Stepping back into the 1930s, at the time of the Great Depression, the story tells of Bobby Child (Chris Simmons) and his determination to succeed in show business. With big musical numbers (all of which are famous Gershwin songs), melodramatic personalities and a plot about the procedure of ‘putting on a show’, the piece adheres to all the conventions of the old revue musical.
The large ensemble impressively combines song, drama and eclectic styles of dance, to really capture the essence of the era.
Choreography, by London trained Kate Cobb, is a real crowd-pleaser and the cast, on the whole, do it real justice. However, there are moments, especially in the first act, when tap could be more synchronised with music and dancers could be more polished in their unison work. Furthermore, accents and facial expressions are extremely believable, especially those of actor Gareth Casey-Morris (playing Bella Zangler), whose grasp of declamatory techniques are by far the strongest.
Musical numbers vary in strength, most being in need of more harmonic work to make Gershwin’s simple melodies that little bit more interesting. Nonetheless, Linzi Stefanov (Polly Baker) never fails in making you smile, her beautiful tone of voice in the songs ‘Someone to Watch Over Me’ and ‘But Not For Me’ being an absolute joy to listen too. ‘I Got Rhythm’ also provides a stand-out moment, the energy of the routine and brilliant use of props creating a sense of fun and ending the first half on a high.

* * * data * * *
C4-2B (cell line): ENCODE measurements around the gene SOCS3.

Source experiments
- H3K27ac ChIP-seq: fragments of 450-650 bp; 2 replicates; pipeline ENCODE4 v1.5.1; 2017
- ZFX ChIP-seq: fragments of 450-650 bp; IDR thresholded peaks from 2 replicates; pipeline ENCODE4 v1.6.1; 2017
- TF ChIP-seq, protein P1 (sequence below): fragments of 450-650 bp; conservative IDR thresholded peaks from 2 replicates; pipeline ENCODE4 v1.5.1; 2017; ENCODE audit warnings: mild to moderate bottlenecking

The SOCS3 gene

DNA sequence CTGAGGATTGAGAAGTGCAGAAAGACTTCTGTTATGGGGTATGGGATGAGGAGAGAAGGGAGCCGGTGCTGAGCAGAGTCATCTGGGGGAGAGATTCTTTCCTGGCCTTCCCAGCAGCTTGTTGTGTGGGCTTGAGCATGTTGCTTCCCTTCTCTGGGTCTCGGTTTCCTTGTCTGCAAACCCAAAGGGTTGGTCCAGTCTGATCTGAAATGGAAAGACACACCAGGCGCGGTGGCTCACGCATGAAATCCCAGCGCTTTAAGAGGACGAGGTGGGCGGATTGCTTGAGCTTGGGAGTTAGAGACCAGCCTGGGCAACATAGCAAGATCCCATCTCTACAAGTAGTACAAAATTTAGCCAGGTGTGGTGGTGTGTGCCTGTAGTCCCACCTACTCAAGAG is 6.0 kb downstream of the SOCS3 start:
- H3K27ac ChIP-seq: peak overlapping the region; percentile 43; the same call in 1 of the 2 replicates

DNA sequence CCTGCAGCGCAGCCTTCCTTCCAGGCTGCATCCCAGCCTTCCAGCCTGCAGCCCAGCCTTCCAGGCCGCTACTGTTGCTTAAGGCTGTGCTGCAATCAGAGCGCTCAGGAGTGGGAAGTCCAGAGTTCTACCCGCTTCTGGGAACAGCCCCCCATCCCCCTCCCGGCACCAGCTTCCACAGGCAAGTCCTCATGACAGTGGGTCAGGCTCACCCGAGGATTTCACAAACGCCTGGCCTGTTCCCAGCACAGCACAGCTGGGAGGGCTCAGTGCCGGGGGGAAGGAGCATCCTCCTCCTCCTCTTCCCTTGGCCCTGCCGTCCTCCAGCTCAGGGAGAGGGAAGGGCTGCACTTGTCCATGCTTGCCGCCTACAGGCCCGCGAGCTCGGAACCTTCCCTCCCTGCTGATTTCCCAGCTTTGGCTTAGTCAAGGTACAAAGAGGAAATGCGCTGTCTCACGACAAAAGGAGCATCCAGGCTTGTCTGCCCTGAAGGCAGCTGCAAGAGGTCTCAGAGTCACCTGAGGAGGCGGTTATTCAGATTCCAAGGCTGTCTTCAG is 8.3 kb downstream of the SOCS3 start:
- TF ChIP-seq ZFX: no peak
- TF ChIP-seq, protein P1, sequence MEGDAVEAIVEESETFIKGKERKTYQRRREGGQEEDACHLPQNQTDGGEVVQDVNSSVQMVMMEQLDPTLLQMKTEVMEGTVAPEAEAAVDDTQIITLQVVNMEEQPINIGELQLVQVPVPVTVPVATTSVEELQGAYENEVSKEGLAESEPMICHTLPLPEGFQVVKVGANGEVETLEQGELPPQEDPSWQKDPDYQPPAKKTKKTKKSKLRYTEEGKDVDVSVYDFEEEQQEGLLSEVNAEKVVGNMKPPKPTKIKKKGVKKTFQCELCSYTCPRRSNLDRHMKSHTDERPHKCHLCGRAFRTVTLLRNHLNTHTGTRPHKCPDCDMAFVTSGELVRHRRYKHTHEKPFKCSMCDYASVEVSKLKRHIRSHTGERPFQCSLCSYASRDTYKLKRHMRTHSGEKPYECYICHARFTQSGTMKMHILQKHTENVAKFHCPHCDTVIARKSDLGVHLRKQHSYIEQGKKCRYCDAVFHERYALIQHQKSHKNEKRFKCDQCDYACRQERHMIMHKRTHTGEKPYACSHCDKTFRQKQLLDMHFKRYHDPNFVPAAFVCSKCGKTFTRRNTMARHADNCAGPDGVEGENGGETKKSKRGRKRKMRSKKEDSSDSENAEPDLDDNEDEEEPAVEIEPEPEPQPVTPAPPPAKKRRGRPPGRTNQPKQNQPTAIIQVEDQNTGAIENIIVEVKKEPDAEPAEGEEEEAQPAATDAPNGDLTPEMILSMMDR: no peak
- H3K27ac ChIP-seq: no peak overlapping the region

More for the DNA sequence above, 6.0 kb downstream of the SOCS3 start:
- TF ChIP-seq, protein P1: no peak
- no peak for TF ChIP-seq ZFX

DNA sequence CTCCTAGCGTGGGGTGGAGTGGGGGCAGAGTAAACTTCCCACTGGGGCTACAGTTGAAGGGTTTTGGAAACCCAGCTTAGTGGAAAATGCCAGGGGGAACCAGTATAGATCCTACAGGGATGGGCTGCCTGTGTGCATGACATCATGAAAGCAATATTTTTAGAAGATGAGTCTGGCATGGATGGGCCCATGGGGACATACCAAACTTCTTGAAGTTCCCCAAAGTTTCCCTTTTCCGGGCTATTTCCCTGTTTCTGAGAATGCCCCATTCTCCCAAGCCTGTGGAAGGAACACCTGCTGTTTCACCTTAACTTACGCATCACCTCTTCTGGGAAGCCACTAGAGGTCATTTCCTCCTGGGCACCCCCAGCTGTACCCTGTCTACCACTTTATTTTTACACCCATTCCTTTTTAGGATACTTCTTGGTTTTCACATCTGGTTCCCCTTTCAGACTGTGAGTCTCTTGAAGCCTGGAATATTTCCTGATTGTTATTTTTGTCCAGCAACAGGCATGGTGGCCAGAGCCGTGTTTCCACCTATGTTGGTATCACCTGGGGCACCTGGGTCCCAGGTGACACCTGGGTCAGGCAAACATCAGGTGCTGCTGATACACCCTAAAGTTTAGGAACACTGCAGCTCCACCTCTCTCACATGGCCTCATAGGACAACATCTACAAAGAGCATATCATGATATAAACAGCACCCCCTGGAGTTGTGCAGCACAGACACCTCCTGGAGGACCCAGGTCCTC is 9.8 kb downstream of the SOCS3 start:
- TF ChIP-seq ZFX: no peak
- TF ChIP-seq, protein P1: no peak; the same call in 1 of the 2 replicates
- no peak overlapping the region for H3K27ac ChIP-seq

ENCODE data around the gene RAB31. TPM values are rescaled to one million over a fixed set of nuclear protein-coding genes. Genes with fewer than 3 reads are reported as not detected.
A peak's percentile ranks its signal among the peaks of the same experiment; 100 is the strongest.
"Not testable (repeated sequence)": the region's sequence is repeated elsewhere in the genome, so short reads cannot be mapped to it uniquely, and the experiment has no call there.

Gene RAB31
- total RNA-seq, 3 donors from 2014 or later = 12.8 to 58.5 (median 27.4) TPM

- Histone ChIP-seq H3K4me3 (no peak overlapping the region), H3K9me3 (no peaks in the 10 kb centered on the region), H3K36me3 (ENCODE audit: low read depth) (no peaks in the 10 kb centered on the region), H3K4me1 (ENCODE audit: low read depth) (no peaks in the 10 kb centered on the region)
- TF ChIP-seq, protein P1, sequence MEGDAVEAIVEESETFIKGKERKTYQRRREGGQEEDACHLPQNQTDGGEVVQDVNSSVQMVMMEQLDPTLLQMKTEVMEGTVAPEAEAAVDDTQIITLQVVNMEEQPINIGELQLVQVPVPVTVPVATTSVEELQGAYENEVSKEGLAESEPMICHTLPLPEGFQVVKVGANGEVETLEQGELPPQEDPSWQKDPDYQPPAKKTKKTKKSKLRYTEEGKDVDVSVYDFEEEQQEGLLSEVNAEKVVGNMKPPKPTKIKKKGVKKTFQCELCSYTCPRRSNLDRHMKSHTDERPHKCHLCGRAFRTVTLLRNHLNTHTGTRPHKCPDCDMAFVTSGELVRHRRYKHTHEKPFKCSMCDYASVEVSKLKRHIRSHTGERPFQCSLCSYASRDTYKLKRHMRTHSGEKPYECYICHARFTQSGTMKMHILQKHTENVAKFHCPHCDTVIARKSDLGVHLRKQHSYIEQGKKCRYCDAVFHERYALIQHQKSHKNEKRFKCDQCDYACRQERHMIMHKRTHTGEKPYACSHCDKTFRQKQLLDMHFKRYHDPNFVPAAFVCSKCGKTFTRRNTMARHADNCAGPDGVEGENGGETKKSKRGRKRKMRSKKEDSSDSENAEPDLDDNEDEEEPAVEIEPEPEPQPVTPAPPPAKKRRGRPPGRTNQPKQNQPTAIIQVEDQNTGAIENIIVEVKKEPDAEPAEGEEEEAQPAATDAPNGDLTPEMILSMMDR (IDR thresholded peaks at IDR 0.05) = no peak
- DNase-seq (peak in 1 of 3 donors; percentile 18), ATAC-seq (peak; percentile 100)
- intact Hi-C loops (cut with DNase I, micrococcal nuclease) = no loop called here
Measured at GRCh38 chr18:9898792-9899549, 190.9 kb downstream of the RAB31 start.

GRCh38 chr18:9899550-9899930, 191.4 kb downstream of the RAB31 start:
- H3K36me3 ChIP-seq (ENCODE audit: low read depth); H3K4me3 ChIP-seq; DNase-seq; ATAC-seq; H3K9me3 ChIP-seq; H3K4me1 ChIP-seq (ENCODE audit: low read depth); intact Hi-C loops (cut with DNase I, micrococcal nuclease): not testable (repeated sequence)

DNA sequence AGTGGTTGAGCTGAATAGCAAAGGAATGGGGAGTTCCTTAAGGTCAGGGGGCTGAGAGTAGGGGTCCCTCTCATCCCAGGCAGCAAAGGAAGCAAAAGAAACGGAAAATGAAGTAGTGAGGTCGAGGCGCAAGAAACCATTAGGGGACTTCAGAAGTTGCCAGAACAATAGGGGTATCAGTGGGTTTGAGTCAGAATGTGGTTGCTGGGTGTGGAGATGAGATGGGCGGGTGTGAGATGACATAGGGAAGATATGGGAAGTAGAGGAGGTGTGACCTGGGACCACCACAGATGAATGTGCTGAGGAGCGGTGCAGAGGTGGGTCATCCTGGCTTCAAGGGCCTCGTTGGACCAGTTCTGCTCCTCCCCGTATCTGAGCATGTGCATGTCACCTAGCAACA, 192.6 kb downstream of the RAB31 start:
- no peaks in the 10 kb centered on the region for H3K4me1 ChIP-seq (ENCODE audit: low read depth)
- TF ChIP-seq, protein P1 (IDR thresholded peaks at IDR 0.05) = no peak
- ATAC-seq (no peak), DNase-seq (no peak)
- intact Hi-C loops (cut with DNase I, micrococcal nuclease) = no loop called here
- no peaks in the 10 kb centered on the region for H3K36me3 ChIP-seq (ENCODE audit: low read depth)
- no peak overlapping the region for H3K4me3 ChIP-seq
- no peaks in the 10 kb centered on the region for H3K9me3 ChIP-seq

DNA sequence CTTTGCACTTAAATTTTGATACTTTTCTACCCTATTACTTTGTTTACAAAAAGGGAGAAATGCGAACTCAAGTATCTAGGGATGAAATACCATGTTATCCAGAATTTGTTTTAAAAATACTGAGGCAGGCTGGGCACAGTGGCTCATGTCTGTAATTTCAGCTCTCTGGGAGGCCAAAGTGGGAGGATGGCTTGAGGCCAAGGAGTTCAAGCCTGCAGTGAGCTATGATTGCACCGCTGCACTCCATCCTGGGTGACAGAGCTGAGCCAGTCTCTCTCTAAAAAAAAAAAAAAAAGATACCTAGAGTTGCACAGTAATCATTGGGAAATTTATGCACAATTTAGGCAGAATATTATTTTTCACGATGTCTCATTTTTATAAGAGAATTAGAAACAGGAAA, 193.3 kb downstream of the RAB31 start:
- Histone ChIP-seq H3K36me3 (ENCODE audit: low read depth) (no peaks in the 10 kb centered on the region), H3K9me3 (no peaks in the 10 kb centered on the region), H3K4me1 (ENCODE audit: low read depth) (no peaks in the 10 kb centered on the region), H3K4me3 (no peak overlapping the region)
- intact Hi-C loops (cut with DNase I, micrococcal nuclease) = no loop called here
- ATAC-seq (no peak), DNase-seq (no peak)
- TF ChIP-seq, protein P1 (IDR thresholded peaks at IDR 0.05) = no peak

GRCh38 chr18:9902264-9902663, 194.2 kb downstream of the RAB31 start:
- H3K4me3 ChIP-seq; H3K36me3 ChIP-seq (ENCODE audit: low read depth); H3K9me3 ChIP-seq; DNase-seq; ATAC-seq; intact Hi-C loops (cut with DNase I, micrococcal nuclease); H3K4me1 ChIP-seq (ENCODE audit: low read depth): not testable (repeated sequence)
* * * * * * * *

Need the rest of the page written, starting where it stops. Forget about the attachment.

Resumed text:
The rapport between Simmons and Morris in ‘What Causes That’ is thoroughly entertaining, the direction of Elsie Kelly working wonders in this scene. Mirroring each other’s movements and bouncing off each other’s behaviour, the pair portrays the difficulties of falling in love so humorously that it would not be out of place in a professional show.
It is frequent problems with microphones and a hitch with lighting at the back of the stalls that unfortunately let the production down.
Also, if I were to be really picky, I would prefer to see cast members doing the set transitions, rather than crew in their blacks, to enhance the revue style, give the piece even more liveliness and heighten its professionalism.
Despite minor flaws, BOST ultimately promises a night of stunning live music, plenty of feel-good moments and beautiful costumes and scenery- really, who could ask for anything more?
- Rebecca Cohen